Even despite the legality, Kemp said, because Jeremy Corbyn’s leadership led to anti-Zionism and anti-Semitism with the Labour Party, it has a strongly held anti-Israel views now being applied to the question of sovereignty. While some MPs are inclined to oppose anything Israel does—and there are indeed Jewish leaders against the plan as well, explained Kemp—some British Jews are hesitant to support the plan out of fear of being scapegoated for Israel’s decisions.
“When Israel is accused of illegal war crimes, as it is so frequently is, that has an impact in the world and in Britain as well, with fears of increased violence in Israel and anti-Semitism in the U.K.,” said Kemp.
‘A lot of hostility’ towards Israel in Europe
Royi Gutkin, an Israeli-born Londoner who has lived in England for 30 years, told JNS that he supports the decision “with a heavy heart.”
Though he is a religious Zionist and not ideologically opposed, he admitted having “grave concerns about the potential response of West Bank Palestinians” and would have favored instead a slower, staged process.
Additionally, he stated, those outside of the “Jewish Orthodox bubble” are likely to be unsupportive given the poor PR on Israel’s part, and “because it sounds like a very aggressive move that would never have gone ahead with any other republican or democratic US administration.”
Though the concern of backlash is understandable, Kemp said, he doubts that “the sky will fall,” predicting only minor attempts at violence and increased rocket fire, “similar to the reaction to the U.S. embassy move and recognition of the Golan Heights.”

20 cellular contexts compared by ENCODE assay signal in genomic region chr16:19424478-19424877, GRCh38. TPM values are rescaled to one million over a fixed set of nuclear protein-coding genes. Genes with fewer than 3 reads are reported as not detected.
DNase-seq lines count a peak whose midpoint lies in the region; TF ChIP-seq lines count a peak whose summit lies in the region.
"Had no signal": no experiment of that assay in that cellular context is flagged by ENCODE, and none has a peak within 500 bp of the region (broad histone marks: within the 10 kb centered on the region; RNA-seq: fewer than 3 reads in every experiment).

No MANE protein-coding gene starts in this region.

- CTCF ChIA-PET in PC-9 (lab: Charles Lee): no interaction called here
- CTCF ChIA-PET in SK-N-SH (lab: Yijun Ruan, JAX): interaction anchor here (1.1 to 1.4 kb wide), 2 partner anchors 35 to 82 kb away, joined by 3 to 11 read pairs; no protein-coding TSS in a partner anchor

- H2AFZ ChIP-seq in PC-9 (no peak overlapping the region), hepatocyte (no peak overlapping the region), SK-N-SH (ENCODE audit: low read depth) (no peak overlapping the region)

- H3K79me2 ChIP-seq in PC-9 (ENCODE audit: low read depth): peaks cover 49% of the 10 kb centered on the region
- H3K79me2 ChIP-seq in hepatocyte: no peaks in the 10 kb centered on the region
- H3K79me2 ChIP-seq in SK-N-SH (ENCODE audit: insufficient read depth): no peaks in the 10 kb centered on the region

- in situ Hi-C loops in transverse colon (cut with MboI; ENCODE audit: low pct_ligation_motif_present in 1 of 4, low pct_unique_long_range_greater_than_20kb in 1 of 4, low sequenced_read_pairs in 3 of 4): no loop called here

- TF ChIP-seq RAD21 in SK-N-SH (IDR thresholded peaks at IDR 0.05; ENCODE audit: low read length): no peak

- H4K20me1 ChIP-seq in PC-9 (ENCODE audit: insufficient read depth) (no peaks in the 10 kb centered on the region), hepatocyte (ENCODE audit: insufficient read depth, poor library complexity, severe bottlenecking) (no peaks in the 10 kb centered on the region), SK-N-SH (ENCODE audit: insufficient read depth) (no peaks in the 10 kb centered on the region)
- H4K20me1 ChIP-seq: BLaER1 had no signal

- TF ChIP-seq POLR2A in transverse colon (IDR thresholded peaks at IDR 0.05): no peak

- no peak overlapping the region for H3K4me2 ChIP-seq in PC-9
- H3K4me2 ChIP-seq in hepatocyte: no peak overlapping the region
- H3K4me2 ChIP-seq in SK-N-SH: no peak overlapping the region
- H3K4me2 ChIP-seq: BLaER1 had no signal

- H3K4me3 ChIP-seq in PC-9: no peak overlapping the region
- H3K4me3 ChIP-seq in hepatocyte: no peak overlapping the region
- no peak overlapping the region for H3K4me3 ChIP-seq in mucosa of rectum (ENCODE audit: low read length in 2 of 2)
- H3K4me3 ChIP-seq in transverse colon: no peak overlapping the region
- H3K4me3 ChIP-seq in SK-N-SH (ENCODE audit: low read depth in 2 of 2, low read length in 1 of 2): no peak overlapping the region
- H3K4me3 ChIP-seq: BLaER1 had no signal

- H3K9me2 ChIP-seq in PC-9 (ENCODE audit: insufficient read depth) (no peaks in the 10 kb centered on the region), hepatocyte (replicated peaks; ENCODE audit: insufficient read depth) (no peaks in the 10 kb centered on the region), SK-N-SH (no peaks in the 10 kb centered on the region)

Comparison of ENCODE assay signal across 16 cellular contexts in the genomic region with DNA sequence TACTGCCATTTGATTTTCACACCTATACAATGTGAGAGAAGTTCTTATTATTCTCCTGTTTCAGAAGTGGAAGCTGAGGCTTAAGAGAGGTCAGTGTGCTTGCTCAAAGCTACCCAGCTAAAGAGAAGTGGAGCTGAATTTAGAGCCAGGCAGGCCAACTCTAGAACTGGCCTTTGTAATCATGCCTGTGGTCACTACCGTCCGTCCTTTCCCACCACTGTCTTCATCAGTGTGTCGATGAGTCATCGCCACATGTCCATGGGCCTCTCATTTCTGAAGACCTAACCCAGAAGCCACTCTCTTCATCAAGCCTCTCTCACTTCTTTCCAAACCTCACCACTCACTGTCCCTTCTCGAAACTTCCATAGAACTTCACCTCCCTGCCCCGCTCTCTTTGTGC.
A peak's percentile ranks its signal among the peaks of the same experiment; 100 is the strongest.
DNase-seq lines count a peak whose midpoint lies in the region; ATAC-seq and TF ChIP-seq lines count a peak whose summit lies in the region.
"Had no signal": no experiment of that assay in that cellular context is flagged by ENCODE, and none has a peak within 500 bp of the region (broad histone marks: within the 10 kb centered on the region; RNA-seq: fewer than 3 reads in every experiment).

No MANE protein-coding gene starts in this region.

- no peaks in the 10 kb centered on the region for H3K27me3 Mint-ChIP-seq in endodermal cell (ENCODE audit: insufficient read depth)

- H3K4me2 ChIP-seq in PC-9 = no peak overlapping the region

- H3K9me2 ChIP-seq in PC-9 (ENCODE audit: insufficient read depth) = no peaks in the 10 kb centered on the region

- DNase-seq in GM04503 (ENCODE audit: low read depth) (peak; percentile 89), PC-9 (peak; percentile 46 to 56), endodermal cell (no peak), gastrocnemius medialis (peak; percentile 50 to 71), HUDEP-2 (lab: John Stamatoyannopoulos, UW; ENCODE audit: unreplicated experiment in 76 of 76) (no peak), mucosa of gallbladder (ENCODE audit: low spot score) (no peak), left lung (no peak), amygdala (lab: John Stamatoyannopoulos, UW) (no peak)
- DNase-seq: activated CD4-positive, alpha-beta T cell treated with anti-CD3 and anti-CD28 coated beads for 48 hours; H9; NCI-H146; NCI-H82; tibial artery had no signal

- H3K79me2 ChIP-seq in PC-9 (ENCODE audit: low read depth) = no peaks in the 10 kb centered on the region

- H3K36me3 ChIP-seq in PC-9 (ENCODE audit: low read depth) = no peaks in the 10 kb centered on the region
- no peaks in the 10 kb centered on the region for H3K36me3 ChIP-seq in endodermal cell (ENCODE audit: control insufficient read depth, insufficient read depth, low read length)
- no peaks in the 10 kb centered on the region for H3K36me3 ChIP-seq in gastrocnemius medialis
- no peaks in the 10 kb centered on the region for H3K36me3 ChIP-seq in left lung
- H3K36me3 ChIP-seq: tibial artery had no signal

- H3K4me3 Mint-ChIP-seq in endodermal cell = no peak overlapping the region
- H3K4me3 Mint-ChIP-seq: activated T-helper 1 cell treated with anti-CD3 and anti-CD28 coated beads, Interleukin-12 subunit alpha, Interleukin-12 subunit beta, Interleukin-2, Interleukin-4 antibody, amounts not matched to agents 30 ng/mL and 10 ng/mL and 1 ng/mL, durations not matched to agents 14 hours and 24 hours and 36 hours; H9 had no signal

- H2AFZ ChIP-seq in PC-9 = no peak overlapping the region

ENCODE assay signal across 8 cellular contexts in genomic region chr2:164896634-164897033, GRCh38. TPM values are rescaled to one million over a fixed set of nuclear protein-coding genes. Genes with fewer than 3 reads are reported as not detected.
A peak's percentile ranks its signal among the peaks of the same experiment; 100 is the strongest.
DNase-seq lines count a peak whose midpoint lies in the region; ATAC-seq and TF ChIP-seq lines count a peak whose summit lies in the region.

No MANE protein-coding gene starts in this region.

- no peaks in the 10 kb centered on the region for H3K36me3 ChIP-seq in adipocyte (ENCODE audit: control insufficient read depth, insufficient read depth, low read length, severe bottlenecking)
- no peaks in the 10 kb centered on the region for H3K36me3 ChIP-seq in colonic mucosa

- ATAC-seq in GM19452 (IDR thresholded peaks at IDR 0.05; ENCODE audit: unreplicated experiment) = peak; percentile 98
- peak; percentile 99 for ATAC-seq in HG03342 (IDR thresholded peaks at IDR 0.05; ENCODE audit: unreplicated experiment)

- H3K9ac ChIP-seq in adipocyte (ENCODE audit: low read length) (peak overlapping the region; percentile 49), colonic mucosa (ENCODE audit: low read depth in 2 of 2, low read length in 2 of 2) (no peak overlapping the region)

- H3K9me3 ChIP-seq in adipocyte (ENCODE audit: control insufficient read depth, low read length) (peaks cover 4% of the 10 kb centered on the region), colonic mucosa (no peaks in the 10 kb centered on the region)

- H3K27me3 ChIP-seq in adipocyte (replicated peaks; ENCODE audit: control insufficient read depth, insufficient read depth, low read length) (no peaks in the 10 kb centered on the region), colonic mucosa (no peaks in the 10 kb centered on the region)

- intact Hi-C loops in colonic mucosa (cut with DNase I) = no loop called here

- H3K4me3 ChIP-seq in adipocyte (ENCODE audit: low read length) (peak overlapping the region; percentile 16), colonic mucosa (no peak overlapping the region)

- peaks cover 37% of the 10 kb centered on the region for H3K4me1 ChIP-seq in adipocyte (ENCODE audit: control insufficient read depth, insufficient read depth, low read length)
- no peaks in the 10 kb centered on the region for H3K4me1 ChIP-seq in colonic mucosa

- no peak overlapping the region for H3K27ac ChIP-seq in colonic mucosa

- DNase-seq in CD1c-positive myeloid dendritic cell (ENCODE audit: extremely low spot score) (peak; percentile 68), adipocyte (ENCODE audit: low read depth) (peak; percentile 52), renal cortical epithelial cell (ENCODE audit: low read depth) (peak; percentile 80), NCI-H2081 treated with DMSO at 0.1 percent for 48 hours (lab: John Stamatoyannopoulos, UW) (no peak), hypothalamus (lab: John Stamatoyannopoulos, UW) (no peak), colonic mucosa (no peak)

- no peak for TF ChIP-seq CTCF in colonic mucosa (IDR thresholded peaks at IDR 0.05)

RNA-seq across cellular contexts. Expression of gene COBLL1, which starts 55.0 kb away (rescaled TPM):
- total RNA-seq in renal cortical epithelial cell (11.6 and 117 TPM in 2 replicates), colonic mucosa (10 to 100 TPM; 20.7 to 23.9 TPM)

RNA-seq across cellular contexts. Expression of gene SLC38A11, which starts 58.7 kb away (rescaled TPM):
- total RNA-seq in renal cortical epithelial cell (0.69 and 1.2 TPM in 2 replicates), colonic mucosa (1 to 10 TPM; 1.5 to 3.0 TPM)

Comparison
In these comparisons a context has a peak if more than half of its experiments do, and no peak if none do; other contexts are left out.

According to British Jewish researcher David Collier, who works to combat anti-Semitism online and within the British Jewish community, while the vast majority are Zionist, is a “vocal minority of people on the left that make far more noise, put petitions together and have a well-oiled machine,” that makes the news, “silencing the majority of people who don’t have knowledge and who stay quiet.”
British Jews fall into two camps, he told JNS. The first opposes the application of sovereignty, applying the Oslo and land for peace paradigm. “They, sitting in London in their comfortable coffee shops, dictate ethically what is best for Israel. And to them I say if you want to make a difference in Israeli policy, go make aliyah, you have the right.”
The other camp, which he believes is the majority of British Jews, believes that the land is Israel’s historically and legally, and acknowledges that Israel is a functioning and competent democracy that has the right to decide.
This majority, said Kemp, is vital to Israel as Israel is to Britain.
In the context of “a lot of hostility” towards Israel in Europe, said Kemp, Britain helps to mitigate the negativity with a vast amount of trade and diplomacy with the Jewish state. “Britain is Israel’s closest friend in Europe and has worked to stop countries from supporting anti-Israel diplomatic measures in the U.N.,” he emphasized. “It can only be beneficial to maintain good relations.”